Try as they may, European countries will not be able to stop the mass exodus moving from countries of relative deprivation in Africa to the European continent. The former colonial powers no longer have strongman Muammar Gaddafi in place to bottle up the migrant problem and control Libya’s borders.
Thanks to Nato’s bombing of Libya in 2011, Libya is now a country close to lawlessness, without a central government capable of effectively implementing policies to prevent the exodus of the poor and desperate. Perhaps Europe should have heeded Gaddafi’s warning in his final prophetic speech.
“Now listen, you people of Nato. You’re bombing a wall which stood in the way of African migration to Europe and in the way of al-Qaeda terrorists. This wall was Libya. You’re breaking it. You’re idiots, and you will burn in hell for thousands of migrants from Africa and for supporting al-Qaeda. It will be so. I never lie. And I do not lie now.”
Gaddafi knew what he was talking about. Three years before that speech he had struck a deal with Italian President Silvio Berlusconi worth $5billion (R68 billion) in investments over 25 years. In return, Gaddafi agreed to toughen security measures and joint maritime patrols in order to stem the flow of illegal migrants. With the destruction of the country and Gaddafi’s execution, the deal fell by the wayside.
Italy’s current prime minister, Paolo Gentiloni, struck a deal last month with Libyan leader Fayez Sarraj to stop smugglers and to train the Libyan coast guard, but Sarraj can hardly claim to control Libya’s borders or territory. Europe will have no choice but to deal with the consequences of Africa’s underdevelopment and the yearning of its people for a better life.
Pulling up the drawbridges is not a sustainable long-term solution, but state building in Libya, Niger, Mali, Somalia, Eritrea and South Sudan is. When will the Europeans get it right? The response to this crisis of human insecurity has led only to weak stop-gap measures so far. Italy has launched a new fund to help African countries control their borders, but walls and border patrols won’t stop the root causes of migration. Development and good governance will.
The route across the Mediterranean Sea from Libya to Italy is now the route of choice and 181000 people made this journey last year, 5000 of whom died in the process. 2016 proved the deadliest year on record for people crossing the Mediterranean Sea, although this year is proving even worse.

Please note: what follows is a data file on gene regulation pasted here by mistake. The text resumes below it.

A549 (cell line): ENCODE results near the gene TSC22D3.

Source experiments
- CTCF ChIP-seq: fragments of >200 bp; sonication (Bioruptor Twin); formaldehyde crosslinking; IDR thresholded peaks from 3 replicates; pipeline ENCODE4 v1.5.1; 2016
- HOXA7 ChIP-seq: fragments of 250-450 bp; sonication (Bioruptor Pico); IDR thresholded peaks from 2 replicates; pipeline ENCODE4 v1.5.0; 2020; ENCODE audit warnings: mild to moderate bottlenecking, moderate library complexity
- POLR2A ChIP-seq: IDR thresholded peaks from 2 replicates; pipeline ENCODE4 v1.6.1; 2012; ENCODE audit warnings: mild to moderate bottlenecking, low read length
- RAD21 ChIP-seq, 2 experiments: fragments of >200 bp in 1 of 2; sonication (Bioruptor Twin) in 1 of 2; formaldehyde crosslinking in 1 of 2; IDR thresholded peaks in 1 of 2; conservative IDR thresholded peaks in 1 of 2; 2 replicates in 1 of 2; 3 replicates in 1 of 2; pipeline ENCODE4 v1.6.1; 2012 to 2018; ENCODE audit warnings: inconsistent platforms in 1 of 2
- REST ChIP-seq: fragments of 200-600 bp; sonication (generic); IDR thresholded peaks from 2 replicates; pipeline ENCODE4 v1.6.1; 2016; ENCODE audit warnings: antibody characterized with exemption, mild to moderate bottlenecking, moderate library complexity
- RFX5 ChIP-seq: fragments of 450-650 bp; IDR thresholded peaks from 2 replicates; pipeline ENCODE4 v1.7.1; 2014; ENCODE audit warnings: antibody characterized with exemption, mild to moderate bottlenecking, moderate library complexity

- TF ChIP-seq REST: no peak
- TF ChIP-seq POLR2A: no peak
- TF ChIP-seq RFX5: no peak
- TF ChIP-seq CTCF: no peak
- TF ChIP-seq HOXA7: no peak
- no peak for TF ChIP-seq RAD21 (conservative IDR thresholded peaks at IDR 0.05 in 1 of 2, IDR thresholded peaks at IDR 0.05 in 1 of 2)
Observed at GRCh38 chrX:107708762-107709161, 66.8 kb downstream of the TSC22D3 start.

It is just that the media have grown weary of showing the now familiar scenes of mountains of orange life jackets on the shores of Italy and Greece. Anyone who thinks that the migrants are simply opportunistic in their search for a better life couldn’t be more wrong. People are fleeing absolute desperation and many are raped, beaten and tortured as they pass through Libya.
One can fully understand the motivation of Doctors Without Borders (MSF) in refusing to take any more funding from the EU and its member states because of its damaging deterrence policies. MSF has been scathing about the intensifying attempts to push people and their suffering away from European shores. In addition to sub-Saharan Africa, the migrants are also fleeing wars in Syria, Iraq and Afghanistan.
MSF has castigated the European Commission’s proposal to replicate the EU-Turkey logic across more than 16 countries in Africa and the Middle East. The proposal is to impose trade and development aid cuts on countries that do not stem migration to Europe or facilitate forcible returns, and rewarding those that do. Among the potential partners are Somalia, Eritrea, Sudan and Afghanistan - four of the top 10 refugee-countries.
Clearly Europe is only interested in how efficiently it can keep people out, but not how to make their lives bearable in their countries of origin. Outsourcing migration to countries like Turkey has become a popular option, but there is nothing remotely humanitarian about such policies.
It is time for Europe to pay its dues. It is time to assist in the development of Africa. It is time to end its military campaigns that destroy countries of the Middle East. It is time for building and not destroying. Therein lies the panacea to one of the worst human tragedies in modern history which, let me say, is far from over.
* Ebrahim is group foreign editor.
The Sunday Independent